Empowering Kids to Find Their Inner Superhero - 30A

Empowering Kids to Find Their Inner Superhero

When Bennett Moss was selected to be in a video that highlights children’s abilities and not their disabilities, choosing what to wear was easy. “No surprise, he chose his 30A shirt,” his mother Claire Moss said. “It’s his favorite place on Earth.”

The Moss family now lives in Raleigh, North Carolina but were previously 30A locals. In 2012, when Bennett entered Bay Elementary in Santa Rosa Beach as a kindergarten student, he was diagnosed with dyslexia. His beloved teacher, Ann Quinn, knew almost immediately that Bennett was struggling with letter recognition because she herself is dyslexic.

“With her encouragement, we sought out educational testing, and indeed Ms. Quinn was exactly right. Bennett was diagnosed as severely dyslexic,” remembered Claire. “Our family returned to North Carolina in order to seek out intensive academic support for our son.”

Bennett is now a thriving 5th grader, but as his mom can attest “30A still holds special place in his heart. In fact, all of our hearts.”

Bennett with his mom Claire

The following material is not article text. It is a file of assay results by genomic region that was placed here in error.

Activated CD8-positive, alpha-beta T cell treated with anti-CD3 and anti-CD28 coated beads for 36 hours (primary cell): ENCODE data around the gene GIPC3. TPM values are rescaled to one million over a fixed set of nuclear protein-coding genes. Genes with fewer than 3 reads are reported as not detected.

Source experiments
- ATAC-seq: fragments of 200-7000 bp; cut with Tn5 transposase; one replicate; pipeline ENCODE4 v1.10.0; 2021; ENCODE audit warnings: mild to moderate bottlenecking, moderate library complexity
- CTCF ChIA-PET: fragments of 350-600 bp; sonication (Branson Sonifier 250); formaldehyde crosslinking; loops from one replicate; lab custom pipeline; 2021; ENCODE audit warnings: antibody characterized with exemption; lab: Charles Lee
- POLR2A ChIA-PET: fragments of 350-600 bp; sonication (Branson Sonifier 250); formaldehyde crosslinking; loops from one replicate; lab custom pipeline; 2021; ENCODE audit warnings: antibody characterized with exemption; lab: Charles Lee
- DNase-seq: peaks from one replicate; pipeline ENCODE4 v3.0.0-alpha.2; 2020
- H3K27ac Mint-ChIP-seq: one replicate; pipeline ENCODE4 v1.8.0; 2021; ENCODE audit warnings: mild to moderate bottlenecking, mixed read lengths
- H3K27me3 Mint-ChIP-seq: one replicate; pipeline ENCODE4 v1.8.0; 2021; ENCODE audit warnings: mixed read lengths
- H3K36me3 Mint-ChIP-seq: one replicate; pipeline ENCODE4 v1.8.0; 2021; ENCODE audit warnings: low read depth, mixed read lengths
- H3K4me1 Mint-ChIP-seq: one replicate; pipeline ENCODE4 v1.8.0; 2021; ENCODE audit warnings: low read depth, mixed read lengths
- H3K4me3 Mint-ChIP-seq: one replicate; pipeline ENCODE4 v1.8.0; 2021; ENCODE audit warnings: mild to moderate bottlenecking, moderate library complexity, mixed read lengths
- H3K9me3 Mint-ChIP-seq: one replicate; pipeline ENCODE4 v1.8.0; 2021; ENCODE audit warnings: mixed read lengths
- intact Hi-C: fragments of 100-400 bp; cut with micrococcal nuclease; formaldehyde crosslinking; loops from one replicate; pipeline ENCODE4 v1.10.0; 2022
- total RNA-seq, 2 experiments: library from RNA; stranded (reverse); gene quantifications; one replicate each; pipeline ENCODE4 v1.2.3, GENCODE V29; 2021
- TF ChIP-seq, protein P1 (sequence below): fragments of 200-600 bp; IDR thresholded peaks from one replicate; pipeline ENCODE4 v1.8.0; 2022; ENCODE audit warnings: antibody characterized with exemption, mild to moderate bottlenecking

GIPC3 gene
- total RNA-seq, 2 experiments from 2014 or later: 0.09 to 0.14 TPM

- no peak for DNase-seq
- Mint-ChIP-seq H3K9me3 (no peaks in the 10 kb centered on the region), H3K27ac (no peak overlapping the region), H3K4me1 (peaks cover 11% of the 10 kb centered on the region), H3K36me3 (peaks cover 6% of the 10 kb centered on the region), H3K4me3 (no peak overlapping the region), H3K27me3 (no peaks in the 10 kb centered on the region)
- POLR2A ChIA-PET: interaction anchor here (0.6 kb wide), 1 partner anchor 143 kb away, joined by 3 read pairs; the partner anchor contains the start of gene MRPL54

The family makes regular return visits to our community, often hosted by local jewelry designer Wendy Mignot and her husband Jean-Noel. Claire Moss oversees ecommerce for Mignot’s website, so the local connection with their family remains strong.

The video that Bennett is a part of, called “DISSability,” was created by author Bolaji Oyejide, whose self-published Brave Young Heroes book series has over 200,000 readers worldwide and been featured on CNN, ABC, TEDx and more. Oyejide came to Bennett’s school to deliver two motivational programs, and soon after selected Bennett as one of the students to be in his latest video.

The spoken word poem you hear in the video is Oyejide himself, who also wrote the prose.

Bennett (right) and friends enjoy the beach.

Shot in Raleigh, “This video is for every kid whose ever been devalued or dismissed,” Oyejide said. “All of our brave young heroes have something that makes them feel less-than…dyslexia, asthma, obesity, autism, stuttering, shyness, and more.” He added, “The world needs them exactly as they are.  Wonderfully imperfect. Wondrously created”

Claire Moss sums up the experience, “It is so nice for Bennett for have this unique opportunity to shine, to feel a sense of pride since those type of chances are VERY limited in the classroom setting for him. He works very hard every day, attending two different schools and is supported by an educational specialist after school twice weekly. That’s why Bolaji’s work is so important to us. It gave Bennett the chance to celebrate who he is, indeed dyslexic, but this is also his gift. It is super power.”

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